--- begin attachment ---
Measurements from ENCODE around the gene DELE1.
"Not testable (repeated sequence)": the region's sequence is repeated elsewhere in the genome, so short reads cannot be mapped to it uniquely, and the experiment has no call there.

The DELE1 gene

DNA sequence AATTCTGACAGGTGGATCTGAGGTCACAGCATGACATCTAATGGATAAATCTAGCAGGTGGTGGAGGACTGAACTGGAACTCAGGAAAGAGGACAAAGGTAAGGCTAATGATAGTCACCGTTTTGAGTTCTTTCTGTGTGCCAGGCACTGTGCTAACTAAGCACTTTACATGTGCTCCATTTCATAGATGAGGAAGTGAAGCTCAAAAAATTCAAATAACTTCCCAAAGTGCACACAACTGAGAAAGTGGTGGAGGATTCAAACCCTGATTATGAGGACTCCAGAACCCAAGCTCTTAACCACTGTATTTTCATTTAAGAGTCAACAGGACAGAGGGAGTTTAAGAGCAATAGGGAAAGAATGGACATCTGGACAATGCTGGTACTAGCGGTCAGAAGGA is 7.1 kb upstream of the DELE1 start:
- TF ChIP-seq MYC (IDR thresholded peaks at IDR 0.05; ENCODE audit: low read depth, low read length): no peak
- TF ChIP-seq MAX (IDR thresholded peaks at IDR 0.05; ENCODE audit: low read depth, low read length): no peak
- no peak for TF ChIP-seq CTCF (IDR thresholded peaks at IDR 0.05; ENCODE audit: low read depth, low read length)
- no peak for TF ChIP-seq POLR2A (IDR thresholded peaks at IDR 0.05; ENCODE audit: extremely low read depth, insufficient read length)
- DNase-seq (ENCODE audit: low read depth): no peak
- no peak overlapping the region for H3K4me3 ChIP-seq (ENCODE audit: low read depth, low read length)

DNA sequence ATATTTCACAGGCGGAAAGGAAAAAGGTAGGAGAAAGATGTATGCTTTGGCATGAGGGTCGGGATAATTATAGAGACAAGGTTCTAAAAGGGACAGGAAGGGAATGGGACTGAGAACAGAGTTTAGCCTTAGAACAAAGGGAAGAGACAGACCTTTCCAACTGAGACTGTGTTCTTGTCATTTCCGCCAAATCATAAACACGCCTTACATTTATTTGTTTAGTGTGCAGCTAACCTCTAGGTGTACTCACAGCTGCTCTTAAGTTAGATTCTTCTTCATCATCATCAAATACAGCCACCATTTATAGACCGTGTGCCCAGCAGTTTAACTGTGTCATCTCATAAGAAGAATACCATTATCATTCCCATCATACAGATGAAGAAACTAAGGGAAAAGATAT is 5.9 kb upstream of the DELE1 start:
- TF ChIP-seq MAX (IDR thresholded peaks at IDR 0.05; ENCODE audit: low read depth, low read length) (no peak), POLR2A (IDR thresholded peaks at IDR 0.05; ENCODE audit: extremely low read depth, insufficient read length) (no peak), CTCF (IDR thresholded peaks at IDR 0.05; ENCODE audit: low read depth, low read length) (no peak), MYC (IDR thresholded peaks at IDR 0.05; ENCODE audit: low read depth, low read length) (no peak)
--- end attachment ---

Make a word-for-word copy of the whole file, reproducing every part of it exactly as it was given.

Measurements from ENCODE around the gene DELE1.
"Not testable (repeated sequence)": the region's sequence is repeated elsewhere in the genome, so short reads cannot be mapped to it uniquely, and the experiment has no call there.

The DELE1 gene

DNA sequence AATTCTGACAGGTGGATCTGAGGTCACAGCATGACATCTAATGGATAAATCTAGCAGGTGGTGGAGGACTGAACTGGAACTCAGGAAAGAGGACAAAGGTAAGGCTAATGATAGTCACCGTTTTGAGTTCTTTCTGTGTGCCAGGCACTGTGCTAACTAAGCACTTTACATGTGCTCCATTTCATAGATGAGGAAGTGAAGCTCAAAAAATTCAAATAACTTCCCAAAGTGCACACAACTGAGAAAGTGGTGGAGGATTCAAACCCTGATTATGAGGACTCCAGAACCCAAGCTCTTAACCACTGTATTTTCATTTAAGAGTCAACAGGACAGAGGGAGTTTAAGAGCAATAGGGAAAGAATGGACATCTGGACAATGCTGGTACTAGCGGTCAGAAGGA is 7.1 kb upstream of the DELE1 start:
- TF ChIP-seq MYC (IDR thresholded peaks at IDR 0.05; ENCODE audit: low read depth, low read length): no peak
- TF ChIP-seq MAX (IDR thresholded peaks at IDR 0.05; ENCODE audit: low read depth, low read length): no peak
- no peak for TF ChIP-seq CTCF (IDR thresholded peaks at IDR 0.05; ENCODE audit: low read depth, low read length)
- no peak for TF ChIP-seq POLR2A (IDR thresholded peaks at IDR 0.05; ENCODE audit: extremely low read depth, insufficient read length)
- DNase-seq (ENCODE audit: low read depth): no peak
- no peak overlapping the region for H3K4me3 ChIP-seq (ENCODE audit: low read depth, low read length)

DNA sequence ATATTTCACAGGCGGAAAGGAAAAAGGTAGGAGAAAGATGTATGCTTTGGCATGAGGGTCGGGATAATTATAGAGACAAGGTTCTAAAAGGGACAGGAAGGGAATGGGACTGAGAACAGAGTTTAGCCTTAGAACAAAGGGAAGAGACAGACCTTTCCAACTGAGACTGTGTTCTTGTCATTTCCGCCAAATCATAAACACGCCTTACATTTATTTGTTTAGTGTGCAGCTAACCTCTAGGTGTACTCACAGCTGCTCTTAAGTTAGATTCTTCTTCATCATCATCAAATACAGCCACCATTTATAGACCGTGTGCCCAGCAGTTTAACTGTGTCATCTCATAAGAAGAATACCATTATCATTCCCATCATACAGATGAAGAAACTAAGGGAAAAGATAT is 5.9 kb upstream of the DELE1 start:
- TF ChIP-seq MAX (IDR thresholded peaks at IDR 0.05; ENCODE audit: low read depth, low read length) (no peak), POLR2A (IDR thresholded peaks at IDR 0.05; ENCODE audit: extremely low read depth, insufficient read length) (no peak), CTCF (IDR thresholded peaks at IDR 0.05; ENCODE audit: low read depth, low read length) (no peak), MYC (IDR thresholded peaks at IDR 0.05; ENCODE audit: low read depth, low read length) (no peak)